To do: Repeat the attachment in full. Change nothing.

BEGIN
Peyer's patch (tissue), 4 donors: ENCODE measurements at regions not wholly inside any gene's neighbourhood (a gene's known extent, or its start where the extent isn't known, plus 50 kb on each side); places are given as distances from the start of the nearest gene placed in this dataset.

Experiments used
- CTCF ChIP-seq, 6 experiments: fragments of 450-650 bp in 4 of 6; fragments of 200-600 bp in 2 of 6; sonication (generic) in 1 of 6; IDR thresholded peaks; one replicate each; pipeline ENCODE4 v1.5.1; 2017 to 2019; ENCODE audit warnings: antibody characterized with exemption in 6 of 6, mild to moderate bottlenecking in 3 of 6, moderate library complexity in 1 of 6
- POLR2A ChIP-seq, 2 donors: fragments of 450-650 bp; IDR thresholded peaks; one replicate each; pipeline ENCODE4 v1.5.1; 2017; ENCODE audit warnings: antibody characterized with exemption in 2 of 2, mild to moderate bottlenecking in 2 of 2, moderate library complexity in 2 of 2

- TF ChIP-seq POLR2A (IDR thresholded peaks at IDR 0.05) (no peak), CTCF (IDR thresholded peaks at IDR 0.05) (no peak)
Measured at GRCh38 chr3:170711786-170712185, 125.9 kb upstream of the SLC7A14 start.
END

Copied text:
Peyer's patch (tissue), 4 donors: ENCODE measurements at regions not wholly inside any gene's neighbourhood (a gene's known extent, or its start where the extent isn't known, plus 50 kb on each side); places are given as distances from the start of the nearest gene placed in this dataset.

Experiments used
- CTCF ChIP-seq, 6 experiments: fragments of 450-650 bp in 4 of 6; fragments of 200-600 bp in 2 of 6; sonication (generic) in 1 of 6; IDR thresholded peaks; one replicate each; pipeline ENCODE4 v1.5.1; 2017 to 2019; ENCODE audit warnings: antibody characterized with exemption in 6 of 6, mild to moderate bottlenecking in 3 of 6, moderate library complexity in 1 of 6
- POLR2A ChIP-seq, 2 donors: fragments of 450-650 bp; IDR thresholded peaks; one replicate each; pipeline ENCODE4 v1.5.1; 2017; ENCODE audit warnings: antibody characterized with exemption in 2 of 2, mild to moderate bottlenecking in 2 of 2, moderate library complexity in 2 of 2

- TF ChIP-seq POLR2A (IDR thresholded peaks at IDR 0.05) (no peak), CTCF (IDR thresholded peaks at IDR 0.05) (no peak)
Measured at GRCh38 chr3:170711786-170712185, 125.9 kb upstream of the SLC7A14 start.